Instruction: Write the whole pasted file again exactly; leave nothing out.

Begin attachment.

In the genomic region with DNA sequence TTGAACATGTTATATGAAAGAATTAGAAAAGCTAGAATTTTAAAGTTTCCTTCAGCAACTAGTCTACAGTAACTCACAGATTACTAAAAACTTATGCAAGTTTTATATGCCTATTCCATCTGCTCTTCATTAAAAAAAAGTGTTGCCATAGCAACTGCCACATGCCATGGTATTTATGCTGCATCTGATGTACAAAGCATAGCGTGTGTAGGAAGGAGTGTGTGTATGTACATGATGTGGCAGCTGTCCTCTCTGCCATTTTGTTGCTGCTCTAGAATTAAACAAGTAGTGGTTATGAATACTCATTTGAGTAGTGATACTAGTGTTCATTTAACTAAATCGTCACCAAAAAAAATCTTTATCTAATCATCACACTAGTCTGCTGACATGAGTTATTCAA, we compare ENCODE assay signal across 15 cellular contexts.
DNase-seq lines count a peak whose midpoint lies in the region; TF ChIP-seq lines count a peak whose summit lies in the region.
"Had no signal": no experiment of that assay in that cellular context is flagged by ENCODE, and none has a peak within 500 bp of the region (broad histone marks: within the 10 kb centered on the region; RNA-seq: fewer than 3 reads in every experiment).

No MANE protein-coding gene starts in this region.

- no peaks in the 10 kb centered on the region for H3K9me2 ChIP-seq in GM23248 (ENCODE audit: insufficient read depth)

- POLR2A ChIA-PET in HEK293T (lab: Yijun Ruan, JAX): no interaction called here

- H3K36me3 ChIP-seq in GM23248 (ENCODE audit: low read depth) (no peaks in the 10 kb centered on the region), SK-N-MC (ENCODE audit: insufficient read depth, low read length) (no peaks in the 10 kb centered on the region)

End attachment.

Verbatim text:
In the genomic region with DNA sequence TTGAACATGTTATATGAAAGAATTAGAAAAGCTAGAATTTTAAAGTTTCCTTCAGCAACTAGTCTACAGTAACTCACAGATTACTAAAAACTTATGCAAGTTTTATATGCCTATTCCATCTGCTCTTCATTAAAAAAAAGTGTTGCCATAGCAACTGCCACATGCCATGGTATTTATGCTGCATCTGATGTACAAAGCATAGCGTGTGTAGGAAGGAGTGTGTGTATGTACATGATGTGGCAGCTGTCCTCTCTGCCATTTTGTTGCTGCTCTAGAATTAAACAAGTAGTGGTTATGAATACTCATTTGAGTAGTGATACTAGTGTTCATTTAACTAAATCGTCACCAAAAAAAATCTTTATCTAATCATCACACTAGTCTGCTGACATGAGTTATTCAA, we compare ENCODE assay signal across 15 cellular contexts.
DNase-seq lines count a peak whose midpoint lies in the region; TF ChIP-seq lines count a peak whose summit lies in the region.
"Had no signal": no experiment of that assay in that cellular context is flagged by ENCODE, and none has a peak within 500 bp of the region (broad histone marks: within the 10 kb centered on the region; RNA-seq: fewer than 3 reads in every experiment).

No MANE protein-coding gene starts in this region.

- no peaks in the 10 kb centered on the region for H3K9me2 ChIP-seq in GM23248 (ENCODE audit: insufficient read depth)

- POLR2A ChIA-PET in HEK293T (lab: Yijun Ruan, JAX): no interaction called here

- H3K36me3 ChIP-seq in GM23248 (ENCODE audit: low read depth) (no peaks in the 10 kb centered on the region), SK-N-MC (ENCODE audit: insufficient read depth, low read length) (no peaks in the 10 kb centered on the region)